No is a complete sentence | Lessons from Coaching | PUSH the Envelope™
a couple of years ago
No is a complete sentence and requires no explanation or rationalization.

No is Enough

How often do you answer "no" and then feel compelled to say more to explain yourself?

Let me remind you: No is a complete sentence. No explanation or justification is needed. If you mean no, just say it and stop.

Women seem to be more impacted than men on this one. We tend to say more than "no" to get people to understand our position. It's as if when we don't offer explanation we'll be thought less of.

That may be true for some people, but think about it: If somebody is going to think less of you because you simply answer no and say nothing else is that somebody you want to be spending time with?

Coaching Lesson:

"No" means "No". Say it. Mean it. Move on. 

If somebody needs more than that, bite your tongue. Then decide if you want to say any more.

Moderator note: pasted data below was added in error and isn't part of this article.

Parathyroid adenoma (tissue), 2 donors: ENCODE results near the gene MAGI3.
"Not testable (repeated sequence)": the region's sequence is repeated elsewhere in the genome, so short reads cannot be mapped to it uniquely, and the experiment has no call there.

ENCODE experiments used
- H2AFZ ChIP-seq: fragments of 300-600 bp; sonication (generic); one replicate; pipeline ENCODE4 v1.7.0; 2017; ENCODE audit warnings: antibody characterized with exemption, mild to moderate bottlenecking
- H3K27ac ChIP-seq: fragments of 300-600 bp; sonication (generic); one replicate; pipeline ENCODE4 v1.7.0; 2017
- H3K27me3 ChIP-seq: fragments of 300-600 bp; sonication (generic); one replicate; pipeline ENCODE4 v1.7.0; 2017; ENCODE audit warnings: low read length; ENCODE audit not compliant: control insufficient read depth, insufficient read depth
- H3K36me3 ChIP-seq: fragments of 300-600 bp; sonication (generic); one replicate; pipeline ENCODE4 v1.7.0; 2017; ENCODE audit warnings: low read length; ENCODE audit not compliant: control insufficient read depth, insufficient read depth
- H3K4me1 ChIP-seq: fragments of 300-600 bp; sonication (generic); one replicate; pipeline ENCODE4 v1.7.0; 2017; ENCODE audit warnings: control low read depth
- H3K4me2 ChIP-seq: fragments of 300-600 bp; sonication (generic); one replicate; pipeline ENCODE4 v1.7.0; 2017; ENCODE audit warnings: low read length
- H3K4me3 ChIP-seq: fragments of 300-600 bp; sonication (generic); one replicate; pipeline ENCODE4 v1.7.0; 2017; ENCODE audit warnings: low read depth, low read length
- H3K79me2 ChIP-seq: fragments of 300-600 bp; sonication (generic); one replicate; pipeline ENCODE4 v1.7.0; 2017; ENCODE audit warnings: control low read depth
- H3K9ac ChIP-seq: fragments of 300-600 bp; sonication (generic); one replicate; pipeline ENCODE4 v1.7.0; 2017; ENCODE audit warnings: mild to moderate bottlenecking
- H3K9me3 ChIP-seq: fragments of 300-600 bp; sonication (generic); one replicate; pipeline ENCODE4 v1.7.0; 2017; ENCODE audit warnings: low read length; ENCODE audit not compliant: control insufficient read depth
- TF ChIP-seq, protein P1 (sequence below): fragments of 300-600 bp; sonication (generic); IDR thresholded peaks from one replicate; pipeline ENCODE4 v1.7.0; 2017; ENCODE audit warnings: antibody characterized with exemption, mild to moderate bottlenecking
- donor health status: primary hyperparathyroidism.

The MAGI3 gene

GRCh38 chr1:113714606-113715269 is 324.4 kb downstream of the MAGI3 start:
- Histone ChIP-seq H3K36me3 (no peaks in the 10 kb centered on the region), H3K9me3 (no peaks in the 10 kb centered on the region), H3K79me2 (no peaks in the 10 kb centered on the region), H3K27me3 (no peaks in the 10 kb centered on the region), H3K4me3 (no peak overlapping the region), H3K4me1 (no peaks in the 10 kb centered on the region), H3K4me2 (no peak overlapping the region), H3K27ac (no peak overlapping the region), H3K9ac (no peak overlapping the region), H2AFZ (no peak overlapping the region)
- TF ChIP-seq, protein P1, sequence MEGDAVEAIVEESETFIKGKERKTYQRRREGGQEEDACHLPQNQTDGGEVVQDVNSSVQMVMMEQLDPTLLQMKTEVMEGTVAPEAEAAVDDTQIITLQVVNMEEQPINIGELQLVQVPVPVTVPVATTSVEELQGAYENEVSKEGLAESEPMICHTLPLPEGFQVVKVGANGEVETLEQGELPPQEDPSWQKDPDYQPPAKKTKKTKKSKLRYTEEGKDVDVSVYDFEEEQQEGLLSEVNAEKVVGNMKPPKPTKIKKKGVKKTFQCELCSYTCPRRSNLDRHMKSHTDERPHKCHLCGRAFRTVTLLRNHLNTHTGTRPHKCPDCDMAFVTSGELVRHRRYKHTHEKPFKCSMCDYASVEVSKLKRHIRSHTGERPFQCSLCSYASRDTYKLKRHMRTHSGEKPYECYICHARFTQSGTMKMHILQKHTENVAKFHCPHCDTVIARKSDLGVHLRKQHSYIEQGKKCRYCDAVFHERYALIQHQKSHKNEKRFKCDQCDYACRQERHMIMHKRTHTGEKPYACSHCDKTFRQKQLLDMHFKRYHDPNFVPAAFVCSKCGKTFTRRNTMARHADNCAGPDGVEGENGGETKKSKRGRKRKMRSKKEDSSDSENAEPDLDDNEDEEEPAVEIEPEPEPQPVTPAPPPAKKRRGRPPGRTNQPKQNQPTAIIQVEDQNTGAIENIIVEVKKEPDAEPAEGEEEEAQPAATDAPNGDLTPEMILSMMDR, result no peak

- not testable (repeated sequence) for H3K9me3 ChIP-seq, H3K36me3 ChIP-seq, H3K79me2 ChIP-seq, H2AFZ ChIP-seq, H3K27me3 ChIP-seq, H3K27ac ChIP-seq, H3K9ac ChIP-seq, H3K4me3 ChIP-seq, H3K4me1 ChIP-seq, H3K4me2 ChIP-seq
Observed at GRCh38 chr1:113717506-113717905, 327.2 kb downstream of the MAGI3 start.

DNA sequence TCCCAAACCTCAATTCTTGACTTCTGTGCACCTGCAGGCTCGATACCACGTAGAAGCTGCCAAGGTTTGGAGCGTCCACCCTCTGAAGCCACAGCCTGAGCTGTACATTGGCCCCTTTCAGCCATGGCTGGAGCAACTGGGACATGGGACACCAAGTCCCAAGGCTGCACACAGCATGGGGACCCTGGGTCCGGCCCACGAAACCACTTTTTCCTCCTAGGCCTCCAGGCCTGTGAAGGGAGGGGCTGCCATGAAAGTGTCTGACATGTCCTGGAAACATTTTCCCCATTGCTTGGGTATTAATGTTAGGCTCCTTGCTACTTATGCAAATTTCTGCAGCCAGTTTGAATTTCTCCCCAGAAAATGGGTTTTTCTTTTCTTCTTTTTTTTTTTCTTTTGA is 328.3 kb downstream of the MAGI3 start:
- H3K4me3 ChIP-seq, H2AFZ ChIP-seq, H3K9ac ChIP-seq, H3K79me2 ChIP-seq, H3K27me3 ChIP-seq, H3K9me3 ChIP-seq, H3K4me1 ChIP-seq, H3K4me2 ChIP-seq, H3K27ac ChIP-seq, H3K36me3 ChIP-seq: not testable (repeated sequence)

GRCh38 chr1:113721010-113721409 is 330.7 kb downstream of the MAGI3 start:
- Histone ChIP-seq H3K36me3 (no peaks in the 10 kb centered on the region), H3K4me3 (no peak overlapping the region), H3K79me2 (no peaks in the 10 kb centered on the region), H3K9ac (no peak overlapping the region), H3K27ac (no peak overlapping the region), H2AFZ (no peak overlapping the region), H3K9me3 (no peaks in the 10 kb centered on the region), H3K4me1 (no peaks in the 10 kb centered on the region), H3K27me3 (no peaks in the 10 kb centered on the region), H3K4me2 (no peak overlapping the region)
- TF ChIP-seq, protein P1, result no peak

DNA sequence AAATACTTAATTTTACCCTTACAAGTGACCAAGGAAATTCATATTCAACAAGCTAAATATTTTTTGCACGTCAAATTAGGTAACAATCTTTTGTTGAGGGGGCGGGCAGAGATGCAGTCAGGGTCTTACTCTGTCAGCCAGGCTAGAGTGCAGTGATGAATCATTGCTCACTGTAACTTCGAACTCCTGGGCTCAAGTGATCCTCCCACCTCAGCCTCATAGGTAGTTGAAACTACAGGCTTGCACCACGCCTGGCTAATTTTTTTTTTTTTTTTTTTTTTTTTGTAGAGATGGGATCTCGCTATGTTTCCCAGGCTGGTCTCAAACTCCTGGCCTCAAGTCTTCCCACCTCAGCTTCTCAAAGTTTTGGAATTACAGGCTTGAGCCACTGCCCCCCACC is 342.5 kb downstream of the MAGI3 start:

You're under no obligation to provide anything more than a "no" answer when that's what you mean.

There's so much more you can do to strengthen your communication.

Just remember, NO is a complete sentence.

Laura Hess

Laura is a passionate advocate for women in business. She's worked with thousands of women to grow themselves and their businesses. She is a published author and has co-authored 2 Consumer's Guides - one for Coaching and one for Mastermind Groups (both available on this site at no cost). The foundation of her work is rooting in the belief that, with the right tools and support, women can be and do anything. Laura is a partner at PUSH the Envelope™ Masterminds and Coaching, founded in 1994.

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